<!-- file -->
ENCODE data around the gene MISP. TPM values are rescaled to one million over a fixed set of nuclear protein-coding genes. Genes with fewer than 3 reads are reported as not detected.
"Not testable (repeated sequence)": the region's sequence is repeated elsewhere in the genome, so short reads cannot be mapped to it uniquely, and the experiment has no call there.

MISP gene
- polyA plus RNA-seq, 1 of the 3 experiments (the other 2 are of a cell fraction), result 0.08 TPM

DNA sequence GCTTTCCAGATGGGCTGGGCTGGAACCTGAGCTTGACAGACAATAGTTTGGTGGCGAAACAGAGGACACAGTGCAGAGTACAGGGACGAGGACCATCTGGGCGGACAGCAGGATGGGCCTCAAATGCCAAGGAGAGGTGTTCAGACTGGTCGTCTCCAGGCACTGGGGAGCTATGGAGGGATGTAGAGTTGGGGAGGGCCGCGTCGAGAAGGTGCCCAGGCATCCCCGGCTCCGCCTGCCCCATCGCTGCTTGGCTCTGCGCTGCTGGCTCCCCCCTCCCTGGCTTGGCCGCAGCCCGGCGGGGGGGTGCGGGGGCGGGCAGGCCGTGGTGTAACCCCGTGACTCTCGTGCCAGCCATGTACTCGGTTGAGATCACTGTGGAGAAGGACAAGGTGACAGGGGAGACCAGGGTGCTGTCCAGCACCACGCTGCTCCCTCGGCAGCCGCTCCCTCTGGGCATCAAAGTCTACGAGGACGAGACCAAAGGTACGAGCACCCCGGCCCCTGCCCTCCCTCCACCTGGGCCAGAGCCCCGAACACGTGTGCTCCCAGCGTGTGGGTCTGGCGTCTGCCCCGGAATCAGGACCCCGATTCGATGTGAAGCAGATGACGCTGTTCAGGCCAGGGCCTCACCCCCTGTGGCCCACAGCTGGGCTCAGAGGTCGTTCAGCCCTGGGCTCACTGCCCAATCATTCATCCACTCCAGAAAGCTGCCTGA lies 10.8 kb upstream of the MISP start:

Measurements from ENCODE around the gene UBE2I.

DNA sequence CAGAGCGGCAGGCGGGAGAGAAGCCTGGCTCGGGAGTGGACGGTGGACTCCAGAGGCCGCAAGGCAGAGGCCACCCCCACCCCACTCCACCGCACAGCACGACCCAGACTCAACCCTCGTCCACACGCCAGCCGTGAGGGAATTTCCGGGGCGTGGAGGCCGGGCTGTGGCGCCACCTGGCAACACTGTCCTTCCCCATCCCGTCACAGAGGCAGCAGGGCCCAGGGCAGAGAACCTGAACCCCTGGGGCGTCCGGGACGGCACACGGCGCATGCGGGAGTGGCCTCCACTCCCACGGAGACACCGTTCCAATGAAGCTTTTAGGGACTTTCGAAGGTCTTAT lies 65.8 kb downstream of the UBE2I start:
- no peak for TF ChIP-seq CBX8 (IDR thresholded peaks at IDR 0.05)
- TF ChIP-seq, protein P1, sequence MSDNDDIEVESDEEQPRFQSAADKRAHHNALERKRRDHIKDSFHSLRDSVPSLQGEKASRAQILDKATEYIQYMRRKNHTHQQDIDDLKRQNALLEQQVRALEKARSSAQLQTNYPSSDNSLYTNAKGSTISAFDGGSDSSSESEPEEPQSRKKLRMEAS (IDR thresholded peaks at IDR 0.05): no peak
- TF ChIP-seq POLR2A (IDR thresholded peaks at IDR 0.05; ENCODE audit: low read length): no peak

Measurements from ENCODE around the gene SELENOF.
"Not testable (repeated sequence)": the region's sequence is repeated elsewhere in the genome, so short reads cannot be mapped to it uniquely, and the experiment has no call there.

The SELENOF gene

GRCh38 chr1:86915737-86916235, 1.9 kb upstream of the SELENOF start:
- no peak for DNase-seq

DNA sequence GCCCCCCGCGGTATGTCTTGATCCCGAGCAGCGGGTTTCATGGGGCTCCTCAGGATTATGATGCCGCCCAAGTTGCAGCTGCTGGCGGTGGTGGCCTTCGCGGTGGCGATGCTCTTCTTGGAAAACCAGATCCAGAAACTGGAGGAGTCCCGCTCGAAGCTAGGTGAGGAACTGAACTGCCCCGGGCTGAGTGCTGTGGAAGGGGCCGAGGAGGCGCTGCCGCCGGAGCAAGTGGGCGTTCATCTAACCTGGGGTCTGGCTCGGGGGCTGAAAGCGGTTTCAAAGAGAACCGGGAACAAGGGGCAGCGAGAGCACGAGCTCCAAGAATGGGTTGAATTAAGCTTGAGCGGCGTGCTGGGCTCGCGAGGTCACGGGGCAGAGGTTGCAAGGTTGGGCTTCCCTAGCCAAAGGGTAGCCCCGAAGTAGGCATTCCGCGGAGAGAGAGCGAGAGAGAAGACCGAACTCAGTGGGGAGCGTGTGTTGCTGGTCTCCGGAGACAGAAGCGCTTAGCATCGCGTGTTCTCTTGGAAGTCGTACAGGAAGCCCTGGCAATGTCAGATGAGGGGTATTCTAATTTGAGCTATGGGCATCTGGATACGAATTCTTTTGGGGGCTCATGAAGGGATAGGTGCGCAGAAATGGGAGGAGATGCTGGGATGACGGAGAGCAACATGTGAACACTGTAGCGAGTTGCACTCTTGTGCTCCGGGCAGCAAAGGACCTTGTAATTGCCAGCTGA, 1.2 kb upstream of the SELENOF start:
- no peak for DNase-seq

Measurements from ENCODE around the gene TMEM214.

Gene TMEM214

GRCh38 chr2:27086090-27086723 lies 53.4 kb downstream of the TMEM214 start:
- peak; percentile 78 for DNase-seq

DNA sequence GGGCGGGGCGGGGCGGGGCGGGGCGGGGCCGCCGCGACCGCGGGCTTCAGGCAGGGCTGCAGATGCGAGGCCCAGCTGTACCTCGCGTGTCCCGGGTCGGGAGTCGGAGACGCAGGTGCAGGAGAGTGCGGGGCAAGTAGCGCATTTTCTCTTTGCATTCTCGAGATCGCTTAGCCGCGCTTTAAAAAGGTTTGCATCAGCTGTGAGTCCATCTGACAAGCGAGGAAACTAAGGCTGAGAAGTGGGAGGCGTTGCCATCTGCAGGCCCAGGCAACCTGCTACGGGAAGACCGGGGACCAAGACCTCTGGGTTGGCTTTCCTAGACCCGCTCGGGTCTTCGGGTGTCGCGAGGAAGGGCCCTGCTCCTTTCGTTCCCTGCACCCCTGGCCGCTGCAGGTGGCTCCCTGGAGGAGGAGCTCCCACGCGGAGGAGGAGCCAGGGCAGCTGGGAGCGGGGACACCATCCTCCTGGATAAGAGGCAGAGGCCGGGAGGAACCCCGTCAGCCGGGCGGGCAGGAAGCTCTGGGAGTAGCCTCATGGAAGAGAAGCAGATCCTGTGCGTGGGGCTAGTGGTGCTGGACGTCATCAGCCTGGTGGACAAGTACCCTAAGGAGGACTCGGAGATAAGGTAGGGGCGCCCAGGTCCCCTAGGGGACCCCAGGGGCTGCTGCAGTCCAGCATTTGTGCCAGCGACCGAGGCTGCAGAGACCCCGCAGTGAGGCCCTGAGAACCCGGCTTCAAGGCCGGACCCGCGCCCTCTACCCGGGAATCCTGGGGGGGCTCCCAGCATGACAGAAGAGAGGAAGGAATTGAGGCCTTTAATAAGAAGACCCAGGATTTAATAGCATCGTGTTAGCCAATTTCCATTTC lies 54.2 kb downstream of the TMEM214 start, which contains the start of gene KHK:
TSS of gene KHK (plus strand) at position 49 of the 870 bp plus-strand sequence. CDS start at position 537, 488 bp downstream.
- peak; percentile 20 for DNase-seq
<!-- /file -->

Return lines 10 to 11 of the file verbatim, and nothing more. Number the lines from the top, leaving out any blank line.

- TF ChIP-seq POLR2A (IDR thresholded peaks at IDR 0.05; ENCODE audit: low read length): no peak

Measurements from ENCODE around the gene SELENOF.